Gaia deserved a chance to see the world, to fall in love. That was taken from her – and we want justice, writes Gaia’s cousin Marienna for the Guardian.
Today is the 365th day I’ve woken up with a hole in my chest where my heart used to be. The 11 days my cousin Gaia Pope was missing before her body was found felt like an out-of-body experience. We somehow lost the need to eat and sleep; nothing in the world mattered except bringing her home safe.
The community-led effort to find her was a grassroots miracle, filled with enough love and power to obscure that cold feeling in my gut and the whisper that said what we all already knew: she would never have left us.
The press often call her “tragic Gaia Pope”, which I hate not just because it does her no justice but also because her death was not tragedy; it was travesty.
Gaia was my cousin, but I loved her like a sister from the moment I first held her as a baby in my arms when I was seven years old. As a woman, she was let down by the services we all trust will be there for us in our hour of need. She fell through the cracks in the system and she died there.
First, she was let down by Dorset police when they chose not to prosecute for an alleged rape that took place when she was just 16. She is not alone in this: the prosecution and conviction rates for rape are worse now than they were 40 years ago.
The stigma and indignities she was subjected to as a survivor, along with the failure of the police to make her feel safe, drove her deep into post-traumatic stress. She received only a few weeks of crisis counselling from local mental health services, even though we, her family, felt that she needed a lot more. Meanwhile, her mother was being forced to leave her to work every night, just to keep a roof over their heads.
She is not alone in this, either: contrary to government rhetoric, mental health services have been decimated by austerity, none more than youth services. They receive just 7% of mental health funding even though 75% of mental health issues start young, and provision in Dorset, where my family is from, is particularly poor.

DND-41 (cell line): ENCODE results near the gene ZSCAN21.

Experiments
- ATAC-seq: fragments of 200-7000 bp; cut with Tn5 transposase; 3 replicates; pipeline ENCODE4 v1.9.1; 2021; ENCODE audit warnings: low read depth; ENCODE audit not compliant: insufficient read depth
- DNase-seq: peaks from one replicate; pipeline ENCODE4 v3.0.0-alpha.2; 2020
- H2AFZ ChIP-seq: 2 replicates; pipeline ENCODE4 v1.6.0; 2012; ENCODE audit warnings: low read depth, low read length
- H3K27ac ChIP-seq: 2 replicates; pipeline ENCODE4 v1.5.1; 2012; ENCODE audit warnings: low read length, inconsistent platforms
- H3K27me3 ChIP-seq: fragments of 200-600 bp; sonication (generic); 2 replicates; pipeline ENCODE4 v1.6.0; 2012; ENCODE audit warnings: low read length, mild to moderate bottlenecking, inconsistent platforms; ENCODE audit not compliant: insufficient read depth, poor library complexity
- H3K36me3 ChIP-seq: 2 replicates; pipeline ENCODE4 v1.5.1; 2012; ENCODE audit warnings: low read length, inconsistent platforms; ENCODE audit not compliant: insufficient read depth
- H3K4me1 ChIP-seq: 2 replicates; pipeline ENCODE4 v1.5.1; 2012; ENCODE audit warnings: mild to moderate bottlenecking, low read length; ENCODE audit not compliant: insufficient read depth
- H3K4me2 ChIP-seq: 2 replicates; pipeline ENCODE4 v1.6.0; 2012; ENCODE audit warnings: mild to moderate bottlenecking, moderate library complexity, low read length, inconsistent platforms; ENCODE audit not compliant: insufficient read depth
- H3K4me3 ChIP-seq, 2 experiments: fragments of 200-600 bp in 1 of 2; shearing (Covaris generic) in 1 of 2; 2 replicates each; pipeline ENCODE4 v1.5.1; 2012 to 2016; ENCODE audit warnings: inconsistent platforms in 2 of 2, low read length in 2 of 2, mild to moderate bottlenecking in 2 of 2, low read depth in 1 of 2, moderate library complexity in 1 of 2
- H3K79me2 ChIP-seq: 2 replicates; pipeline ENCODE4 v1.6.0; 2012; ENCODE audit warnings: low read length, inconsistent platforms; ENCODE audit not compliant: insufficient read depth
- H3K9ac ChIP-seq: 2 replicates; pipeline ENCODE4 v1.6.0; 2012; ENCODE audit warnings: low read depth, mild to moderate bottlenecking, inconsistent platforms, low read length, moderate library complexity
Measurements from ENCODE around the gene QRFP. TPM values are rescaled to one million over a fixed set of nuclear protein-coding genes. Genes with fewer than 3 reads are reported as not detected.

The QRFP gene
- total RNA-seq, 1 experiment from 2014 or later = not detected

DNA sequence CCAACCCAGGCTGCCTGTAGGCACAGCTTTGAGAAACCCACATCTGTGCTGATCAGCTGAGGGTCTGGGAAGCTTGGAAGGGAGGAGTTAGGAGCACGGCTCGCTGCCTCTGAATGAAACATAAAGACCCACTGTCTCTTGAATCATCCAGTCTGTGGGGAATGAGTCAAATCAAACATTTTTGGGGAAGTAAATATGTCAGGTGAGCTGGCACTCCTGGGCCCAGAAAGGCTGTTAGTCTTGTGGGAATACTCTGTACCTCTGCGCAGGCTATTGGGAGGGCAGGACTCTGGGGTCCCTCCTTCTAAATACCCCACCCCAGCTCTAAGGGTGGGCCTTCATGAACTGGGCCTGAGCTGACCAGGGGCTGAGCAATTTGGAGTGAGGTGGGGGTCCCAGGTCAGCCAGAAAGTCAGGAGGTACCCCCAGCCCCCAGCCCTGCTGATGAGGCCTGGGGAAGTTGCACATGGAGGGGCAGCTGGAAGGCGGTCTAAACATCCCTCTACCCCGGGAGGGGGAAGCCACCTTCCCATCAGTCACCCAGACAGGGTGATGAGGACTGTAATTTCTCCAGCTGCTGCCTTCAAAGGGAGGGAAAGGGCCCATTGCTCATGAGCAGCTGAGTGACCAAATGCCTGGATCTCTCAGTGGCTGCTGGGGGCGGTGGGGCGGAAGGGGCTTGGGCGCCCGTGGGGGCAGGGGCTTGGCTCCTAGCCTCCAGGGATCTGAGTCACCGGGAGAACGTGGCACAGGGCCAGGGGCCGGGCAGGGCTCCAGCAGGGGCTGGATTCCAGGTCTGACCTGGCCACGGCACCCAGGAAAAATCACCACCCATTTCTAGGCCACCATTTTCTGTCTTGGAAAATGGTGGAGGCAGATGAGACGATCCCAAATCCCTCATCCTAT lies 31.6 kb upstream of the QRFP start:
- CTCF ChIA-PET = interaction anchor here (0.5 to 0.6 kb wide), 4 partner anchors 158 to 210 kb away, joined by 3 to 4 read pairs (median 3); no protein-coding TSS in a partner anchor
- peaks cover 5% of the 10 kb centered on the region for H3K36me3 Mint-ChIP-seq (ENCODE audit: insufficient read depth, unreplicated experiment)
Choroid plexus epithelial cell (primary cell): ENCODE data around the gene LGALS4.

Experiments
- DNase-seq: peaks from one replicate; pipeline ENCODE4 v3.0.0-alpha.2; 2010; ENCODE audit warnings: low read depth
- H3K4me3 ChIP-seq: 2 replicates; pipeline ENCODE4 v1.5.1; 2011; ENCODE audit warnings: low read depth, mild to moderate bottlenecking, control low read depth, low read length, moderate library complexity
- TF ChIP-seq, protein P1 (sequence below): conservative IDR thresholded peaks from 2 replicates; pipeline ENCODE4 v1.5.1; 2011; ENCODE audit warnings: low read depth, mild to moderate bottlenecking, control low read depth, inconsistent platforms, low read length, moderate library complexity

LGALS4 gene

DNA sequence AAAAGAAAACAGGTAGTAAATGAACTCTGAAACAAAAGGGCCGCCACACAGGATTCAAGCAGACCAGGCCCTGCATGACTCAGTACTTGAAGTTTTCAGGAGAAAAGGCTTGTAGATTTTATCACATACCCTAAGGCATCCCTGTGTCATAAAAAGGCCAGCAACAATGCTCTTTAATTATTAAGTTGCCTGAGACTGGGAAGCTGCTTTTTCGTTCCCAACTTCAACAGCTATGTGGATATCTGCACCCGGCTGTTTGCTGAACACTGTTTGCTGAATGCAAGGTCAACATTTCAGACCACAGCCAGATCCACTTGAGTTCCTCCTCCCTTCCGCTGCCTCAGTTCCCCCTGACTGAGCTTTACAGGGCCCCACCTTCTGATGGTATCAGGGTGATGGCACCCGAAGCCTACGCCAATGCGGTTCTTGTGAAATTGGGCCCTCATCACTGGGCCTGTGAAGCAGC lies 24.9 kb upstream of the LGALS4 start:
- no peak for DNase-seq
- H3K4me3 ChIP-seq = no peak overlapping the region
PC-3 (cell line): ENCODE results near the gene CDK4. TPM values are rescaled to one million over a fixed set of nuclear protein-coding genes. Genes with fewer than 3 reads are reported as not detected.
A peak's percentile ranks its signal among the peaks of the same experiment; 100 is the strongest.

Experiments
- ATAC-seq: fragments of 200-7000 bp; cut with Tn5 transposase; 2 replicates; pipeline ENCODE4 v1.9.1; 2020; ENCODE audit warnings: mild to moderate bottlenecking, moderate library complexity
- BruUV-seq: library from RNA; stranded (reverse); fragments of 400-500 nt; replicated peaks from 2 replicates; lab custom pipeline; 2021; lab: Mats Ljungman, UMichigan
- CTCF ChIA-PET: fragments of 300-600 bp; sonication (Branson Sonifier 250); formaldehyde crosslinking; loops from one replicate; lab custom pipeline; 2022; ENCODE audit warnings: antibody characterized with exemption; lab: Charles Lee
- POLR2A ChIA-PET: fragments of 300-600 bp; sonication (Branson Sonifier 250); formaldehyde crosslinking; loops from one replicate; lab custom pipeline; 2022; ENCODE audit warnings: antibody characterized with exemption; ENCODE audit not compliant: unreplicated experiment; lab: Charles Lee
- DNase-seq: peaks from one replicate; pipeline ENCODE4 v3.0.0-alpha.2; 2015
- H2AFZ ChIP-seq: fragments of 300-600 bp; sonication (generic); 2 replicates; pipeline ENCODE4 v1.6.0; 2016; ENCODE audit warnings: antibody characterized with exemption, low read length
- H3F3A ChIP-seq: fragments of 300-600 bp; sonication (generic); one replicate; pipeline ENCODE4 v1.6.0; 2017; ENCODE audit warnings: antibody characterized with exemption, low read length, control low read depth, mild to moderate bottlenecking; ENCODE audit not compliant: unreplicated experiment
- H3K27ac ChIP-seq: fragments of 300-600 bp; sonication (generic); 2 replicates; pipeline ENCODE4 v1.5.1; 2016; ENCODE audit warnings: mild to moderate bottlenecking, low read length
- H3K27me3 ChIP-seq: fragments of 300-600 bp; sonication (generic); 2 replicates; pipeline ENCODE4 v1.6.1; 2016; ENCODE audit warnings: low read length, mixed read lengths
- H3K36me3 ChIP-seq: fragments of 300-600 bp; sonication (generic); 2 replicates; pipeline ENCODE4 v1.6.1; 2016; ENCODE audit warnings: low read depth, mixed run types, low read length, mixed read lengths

Eventually, her declining mental and physical health drove her first out of college and then work. Now it was the turn of the welfare system to relentlessly interrogate her trauma and undermine her sense of self-respect. She was forced to fight a lengthy battle for the personal independence payments (PIP) to which she was entitled.
Again, this isn’t just Gaia’s story: the PIP system has since been ruled “blatantly discriminatory” towards people with mental health issues and a great many people have died waiting for, fighting for or having given up on the support they deserve.
On 7 November last year, triggered, we believe, by an incident of sexual harassment online, Gaia passed the point of her endurance. With no phone, no cash, no coat and daylight fading, she simply disappeared. This was the last opportunity for the state to intervene and save her life. We begged them from the first moment to search for her along the coastal paths we had walked since childhood. “If she was out there, we’d have found her,” one police officer told me. It took 11 days for them to find her body there. By then it was too late.
One year on we know very little more than that. The postmortem said she was killed by hypothermia. I say it was a death by indifference. Gaia was a child soldier in a war that has cost more than 120,000 lives in Britain alone since 2010. She was fighting to survive and growing up poor in the age of austerity and that is a bloody, hard fight. She battled bravely for her rights but also for those around her; she never once let go of her humanity, her creativity, her determination to see the best in others. I am so profoundly proud of her for that.
Gaia deserved better. All of us do. She deserved the chance to fulfil her potential and give back to her community all the courage and compassion she had to offer. It’s not just her loved ones who have been robbed of someone precious, and our local community knows that.
Gaia deserved a chance to see the world, to fall in love, to have a family of her own. All that was taken from her – from us – and I want justice for that. But I also want justice for those left behind: the one in five women and girls who have endured sexual violence in this country; the 70% of young people with mental health challenges not receiving proper support; the countless families up and down the country who have been sacrificed on the altar of austerity; the lives not yet lost, precious, worth fighting for.
The world is a darker place without Gaia, but she still lights our way. We honour her memory when we fight for justice for her and for the better world that she believed in. In that sense, with support from and as part of a much wider movement for social justice, she will triumph yet.